TIDAL: Your Favorite Music In A New Experience

I've always poked fun at audiophiles. There's people among us that willingly drop a rent check on a single pair of headphones, and who I imagine have a vinyl collection worth as much as a new Honda. Back when Winamp was still a thing, and torrenting wouldn't land you in court, I downloaded a few rock albums in FLAC format. What the heck is FLAC? Standing for "Free Lossless Audio Codec," when it comes to digital audio files, it's the crème de la crème. Cranking up AC/DC Live, several tracks in I really couldn't tell a difference, and immediately wrote if off. Little did I know at the time, I was a doofus.

MP3s, what many people listen to, are compressed in a way to keep the file size down. This leads to some of the music, the sounds, getting cut off to make way for less space. To the average listener, an MP3 sounds fine, and they wouldn't necessarily be wrong. To the audiophile, they're an abomination. However, streaming services like Spotify and Rdio take advange of the Ogg and AAC codec, which while better, max out at 320kbps.

Thanks to the work of folks like Neil Young with the Pono, a high quality iPod of sorts that's all about the best possible sound, there's a growing trend of getting people in touch with what some claim is the way music is meant to be heard.

One company on that bandwagon is TIDAL, a "high fedelity" music streaming service with over 25 million songs. This means agreements are in place with every major record label, including many indie labels. TIDAL also has a collection of over 75,000 HD music videos, and is available on every major platform except for Windows Phone. Sorry, black sheep of the mobile world.

The term "high fedelity" is a marketing buzzword, but it's not misleading in TIDAL's case. With streaming set to HiFi, you're getting music through a FLAC 1411kbps file. This means you'll be hearing everything you were meant to hear. Well, the music alone is only part of the puzzle. Remember when I said I was a doofus back in the day? The reality is, if you don't have really good headphones or speakers and by really good I don't mean Beats By Dre or the generic Apple headphones, you're not going to get the full experience.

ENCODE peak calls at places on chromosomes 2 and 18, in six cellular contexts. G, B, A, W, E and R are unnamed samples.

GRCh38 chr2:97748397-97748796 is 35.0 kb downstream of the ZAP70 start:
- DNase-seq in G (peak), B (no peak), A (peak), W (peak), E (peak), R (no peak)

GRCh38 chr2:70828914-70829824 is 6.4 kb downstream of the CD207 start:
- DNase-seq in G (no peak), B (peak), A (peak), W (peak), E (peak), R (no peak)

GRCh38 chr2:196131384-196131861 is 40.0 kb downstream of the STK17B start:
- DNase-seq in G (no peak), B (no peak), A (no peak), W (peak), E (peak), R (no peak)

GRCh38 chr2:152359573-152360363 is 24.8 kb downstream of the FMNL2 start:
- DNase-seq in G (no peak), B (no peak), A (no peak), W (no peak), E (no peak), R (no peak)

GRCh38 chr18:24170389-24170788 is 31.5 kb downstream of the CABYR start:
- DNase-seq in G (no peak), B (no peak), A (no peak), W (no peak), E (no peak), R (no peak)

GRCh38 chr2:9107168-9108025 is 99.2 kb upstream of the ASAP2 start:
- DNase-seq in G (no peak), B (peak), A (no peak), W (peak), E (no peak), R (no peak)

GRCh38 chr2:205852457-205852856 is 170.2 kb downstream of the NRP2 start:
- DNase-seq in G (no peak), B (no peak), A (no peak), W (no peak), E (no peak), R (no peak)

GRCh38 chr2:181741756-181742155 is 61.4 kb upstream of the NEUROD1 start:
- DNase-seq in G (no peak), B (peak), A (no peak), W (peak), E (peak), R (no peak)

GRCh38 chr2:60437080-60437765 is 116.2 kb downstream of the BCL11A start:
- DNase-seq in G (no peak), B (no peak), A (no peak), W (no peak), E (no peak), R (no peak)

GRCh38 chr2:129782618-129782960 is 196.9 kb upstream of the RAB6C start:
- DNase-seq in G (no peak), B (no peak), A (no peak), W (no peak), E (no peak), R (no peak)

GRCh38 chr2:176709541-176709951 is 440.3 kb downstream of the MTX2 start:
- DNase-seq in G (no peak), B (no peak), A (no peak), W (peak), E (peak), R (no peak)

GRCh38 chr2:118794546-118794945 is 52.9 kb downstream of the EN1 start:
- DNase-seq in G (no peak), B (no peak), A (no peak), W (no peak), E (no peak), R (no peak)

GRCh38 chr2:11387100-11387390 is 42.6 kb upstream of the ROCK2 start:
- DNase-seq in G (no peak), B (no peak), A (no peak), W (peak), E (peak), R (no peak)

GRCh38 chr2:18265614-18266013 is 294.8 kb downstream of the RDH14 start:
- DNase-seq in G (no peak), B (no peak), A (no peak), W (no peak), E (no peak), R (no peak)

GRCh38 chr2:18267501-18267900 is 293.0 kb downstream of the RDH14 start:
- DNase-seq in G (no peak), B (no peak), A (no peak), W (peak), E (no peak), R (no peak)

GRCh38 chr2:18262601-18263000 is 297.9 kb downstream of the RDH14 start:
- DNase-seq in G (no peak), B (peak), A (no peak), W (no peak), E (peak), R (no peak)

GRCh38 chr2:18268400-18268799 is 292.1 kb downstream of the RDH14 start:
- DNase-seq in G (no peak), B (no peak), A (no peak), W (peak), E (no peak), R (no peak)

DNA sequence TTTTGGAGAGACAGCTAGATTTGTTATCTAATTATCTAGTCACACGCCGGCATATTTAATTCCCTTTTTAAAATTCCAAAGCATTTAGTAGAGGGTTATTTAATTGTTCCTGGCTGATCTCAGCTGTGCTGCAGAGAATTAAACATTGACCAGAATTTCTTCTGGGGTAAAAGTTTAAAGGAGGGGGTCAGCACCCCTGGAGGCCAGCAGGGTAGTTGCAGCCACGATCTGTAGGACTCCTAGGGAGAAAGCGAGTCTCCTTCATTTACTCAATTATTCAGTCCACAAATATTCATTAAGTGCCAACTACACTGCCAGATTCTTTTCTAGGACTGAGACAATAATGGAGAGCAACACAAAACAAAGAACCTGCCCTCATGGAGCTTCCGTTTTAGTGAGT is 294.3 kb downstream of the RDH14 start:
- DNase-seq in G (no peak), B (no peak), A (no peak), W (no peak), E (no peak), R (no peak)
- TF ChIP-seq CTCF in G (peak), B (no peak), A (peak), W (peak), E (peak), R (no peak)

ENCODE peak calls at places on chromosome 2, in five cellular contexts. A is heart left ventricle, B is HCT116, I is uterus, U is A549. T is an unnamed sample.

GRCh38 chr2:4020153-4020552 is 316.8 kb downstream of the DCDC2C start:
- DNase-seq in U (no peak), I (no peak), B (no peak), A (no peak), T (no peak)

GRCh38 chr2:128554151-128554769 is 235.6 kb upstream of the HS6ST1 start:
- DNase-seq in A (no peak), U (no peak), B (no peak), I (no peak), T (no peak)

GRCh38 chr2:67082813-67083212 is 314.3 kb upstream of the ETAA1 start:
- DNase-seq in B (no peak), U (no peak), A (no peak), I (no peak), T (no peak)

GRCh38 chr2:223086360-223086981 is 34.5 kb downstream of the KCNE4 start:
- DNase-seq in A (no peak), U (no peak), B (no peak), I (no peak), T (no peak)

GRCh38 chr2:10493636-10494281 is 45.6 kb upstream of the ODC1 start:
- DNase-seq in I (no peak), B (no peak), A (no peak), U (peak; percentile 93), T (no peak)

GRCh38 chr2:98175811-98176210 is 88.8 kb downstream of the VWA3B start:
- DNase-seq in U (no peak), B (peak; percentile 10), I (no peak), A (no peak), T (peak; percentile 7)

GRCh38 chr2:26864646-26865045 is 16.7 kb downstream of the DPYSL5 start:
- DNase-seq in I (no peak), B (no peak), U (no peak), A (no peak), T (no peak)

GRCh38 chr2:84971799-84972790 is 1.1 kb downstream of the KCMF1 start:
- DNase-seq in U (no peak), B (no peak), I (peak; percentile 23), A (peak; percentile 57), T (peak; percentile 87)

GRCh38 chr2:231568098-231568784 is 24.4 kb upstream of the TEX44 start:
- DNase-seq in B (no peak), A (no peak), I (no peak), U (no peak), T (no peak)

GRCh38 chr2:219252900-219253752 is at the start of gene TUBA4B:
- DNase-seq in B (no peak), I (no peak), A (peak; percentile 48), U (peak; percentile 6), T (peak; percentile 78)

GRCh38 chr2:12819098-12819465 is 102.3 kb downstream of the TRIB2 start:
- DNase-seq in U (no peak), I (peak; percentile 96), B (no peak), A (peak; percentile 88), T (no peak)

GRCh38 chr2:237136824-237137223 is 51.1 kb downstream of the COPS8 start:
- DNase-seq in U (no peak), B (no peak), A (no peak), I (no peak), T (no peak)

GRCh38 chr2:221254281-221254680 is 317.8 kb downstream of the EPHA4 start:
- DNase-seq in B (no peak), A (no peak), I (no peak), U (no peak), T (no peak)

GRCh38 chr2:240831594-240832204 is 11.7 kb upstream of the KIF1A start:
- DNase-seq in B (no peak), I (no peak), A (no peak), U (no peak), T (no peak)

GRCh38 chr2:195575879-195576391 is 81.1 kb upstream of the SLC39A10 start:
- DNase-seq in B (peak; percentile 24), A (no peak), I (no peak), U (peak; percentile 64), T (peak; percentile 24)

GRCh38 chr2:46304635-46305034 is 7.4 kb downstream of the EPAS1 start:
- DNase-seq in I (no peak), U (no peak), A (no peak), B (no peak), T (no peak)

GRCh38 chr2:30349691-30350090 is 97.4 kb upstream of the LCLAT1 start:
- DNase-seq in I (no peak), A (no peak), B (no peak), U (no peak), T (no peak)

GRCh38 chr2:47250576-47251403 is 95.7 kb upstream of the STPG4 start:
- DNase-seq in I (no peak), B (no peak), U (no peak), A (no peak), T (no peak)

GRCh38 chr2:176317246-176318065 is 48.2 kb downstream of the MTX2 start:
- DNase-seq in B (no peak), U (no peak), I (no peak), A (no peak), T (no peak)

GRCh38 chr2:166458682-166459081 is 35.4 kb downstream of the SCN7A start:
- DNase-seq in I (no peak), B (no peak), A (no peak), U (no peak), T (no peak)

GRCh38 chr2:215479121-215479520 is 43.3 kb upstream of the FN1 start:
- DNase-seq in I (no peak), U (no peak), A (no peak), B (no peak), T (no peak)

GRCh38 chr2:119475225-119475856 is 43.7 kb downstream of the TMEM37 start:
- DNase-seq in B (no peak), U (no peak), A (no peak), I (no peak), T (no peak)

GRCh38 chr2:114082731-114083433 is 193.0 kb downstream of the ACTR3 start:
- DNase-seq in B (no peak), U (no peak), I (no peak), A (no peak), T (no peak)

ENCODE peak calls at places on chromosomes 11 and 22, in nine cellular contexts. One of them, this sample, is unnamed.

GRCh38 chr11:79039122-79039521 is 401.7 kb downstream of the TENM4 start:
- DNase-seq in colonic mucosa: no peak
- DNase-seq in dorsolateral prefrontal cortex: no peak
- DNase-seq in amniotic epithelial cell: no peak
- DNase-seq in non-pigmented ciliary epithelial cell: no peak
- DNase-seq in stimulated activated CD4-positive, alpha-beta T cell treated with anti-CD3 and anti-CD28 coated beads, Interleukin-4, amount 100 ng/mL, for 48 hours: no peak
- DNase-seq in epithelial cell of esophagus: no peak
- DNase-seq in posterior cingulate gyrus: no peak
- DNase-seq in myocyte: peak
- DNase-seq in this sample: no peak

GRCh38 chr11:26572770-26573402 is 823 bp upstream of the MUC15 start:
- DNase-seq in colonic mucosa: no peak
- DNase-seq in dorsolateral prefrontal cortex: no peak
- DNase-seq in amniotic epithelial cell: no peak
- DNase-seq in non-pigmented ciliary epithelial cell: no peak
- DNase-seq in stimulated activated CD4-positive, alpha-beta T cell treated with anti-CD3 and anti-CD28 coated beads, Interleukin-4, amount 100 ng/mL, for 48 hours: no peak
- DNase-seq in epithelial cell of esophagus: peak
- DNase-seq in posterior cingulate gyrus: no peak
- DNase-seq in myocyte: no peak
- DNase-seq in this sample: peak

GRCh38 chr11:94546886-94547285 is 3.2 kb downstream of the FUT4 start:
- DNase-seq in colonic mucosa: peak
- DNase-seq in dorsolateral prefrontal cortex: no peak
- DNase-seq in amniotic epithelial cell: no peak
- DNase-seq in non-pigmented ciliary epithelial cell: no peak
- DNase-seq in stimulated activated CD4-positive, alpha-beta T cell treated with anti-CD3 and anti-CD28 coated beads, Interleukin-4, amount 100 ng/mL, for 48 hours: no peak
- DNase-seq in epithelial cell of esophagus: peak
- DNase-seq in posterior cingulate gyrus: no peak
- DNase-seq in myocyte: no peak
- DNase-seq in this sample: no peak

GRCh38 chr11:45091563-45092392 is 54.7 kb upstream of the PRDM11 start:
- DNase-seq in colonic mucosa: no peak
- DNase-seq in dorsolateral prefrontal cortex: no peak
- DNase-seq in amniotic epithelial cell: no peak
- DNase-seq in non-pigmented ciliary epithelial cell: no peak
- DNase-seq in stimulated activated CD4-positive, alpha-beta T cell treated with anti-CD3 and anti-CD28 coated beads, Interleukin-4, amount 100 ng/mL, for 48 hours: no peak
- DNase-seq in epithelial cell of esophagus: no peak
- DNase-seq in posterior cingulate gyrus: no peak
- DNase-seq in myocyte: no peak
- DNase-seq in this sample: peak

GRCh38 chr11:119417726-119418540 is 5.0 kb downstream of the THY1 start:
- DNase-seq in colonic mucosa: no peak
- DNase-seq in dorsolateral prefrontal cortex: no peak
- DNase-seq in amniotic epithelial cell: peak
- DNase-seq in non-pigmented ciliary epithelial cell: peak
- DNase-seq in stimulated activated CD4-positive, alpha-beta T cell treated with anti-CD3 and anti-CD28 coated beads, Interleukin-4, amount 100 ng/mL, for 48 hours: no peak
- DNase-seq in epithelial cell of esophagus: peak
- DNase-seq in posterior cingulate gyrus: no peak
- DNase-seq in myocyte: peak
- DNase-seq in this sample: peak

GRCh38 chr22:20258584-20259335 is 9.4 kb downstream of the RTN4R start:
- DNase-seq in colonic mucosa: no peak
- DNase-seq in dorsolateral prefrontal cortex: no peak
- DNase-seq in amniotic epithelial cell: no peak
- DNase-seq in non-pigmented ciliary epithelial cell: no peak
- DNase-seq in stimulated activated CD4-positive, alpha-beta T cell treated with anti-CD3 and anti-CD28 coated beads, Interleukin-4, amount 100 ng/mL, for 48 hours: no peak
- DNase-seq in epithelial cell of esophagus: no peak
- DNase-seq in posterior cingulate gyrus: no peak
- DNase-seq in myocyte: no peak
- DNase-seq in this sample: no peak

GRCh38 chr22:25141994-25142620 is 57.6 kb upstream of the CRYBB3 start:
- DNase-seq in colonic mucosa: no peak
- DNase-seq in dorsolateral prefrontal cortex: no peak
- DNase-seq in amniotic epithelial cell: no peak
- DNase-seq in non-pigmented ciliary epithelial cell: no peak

What is the full experience? Unparalleled sound that will have you listening to your favorite music like you're hearing it for the very first time. From Pink Floyd to Childish Gambino, I can hear every subtle little nuance. Crisp and crystal clear immediately come to mind. As someone who used to poke fun, I'm now a believer with hours upon hours of listening to show for it.

TIDAL's interface is very cleanly laid out, and search works almost instantly. While I miss the level of curation that Spotify offers with their playlists based on your mood or activity, the snappiness of TIDAL's web player makes up for it, and music doesn't stop and skip even with 10+ tabs open like it did on Spotify. If you use the Windows or Mac desktop app, you can actually import your playlists from Spotify.

The music selection is fairly solid, and it's definitely a good idea to try the 7-day free trial just to make sure what you like is there. I was a bit disappointed there were a few artists and albums that TIDAL didn't have, but was also surprised in a couple instances where it had something Spotify didn't. TIDAL recommends at least a 2 Mbps connection, and if you're streaming on the highest quality, be prepared to wait a few extra seconds for buffering before every song.

The mobile app is virtually identical to the web and desktop offering, though found it odd that you have to turn shuffle off or on in the settings instead of directly from the player. Where we get into cons is back to the music itself. Streaming music in the highest quality means you're going to be using more data. Like, a lot more.

How much more? Well, there's a reason why you can turn the setting down to high or standard, which streams AAC files similar to what's found on iTunes. And there's also a reason you can set to stream music only over Wi-Fi on mobile. After around 90 minutes of listening to HiFi music on my phone, I used over 500 MB. Obviously, your performance will vary, but on the go, HiFi is not for the faint of heart.

This also extends to saving playlists offline. For a workout playlist of around 110 songs, it took up 3.1 GB. But man does it sound good. Thankfully though, you can change the download quality to High or plain ol' Normal if you don't want to go crazy. On my laptop, which I always have TIDAL playing the absolute best quality, I notice about a 15% hit in battery life at the end of the day.

If you prefer listening to music via the web, you may run into some problems. Currently, HiFi playback is only supported in Google Chrome. Lastly, there's the price. TIDAL runs $19.99 per month, which is double the cost of Spotify's Premium offering.

At the end of the day, TIDAL is not for the average person. It's geared towards those who already invest in quality audio equipment, and want no compromises. If that's the case, some would argue that an extra $10 a month for mind-blowing sound is a great deal. I know I do.


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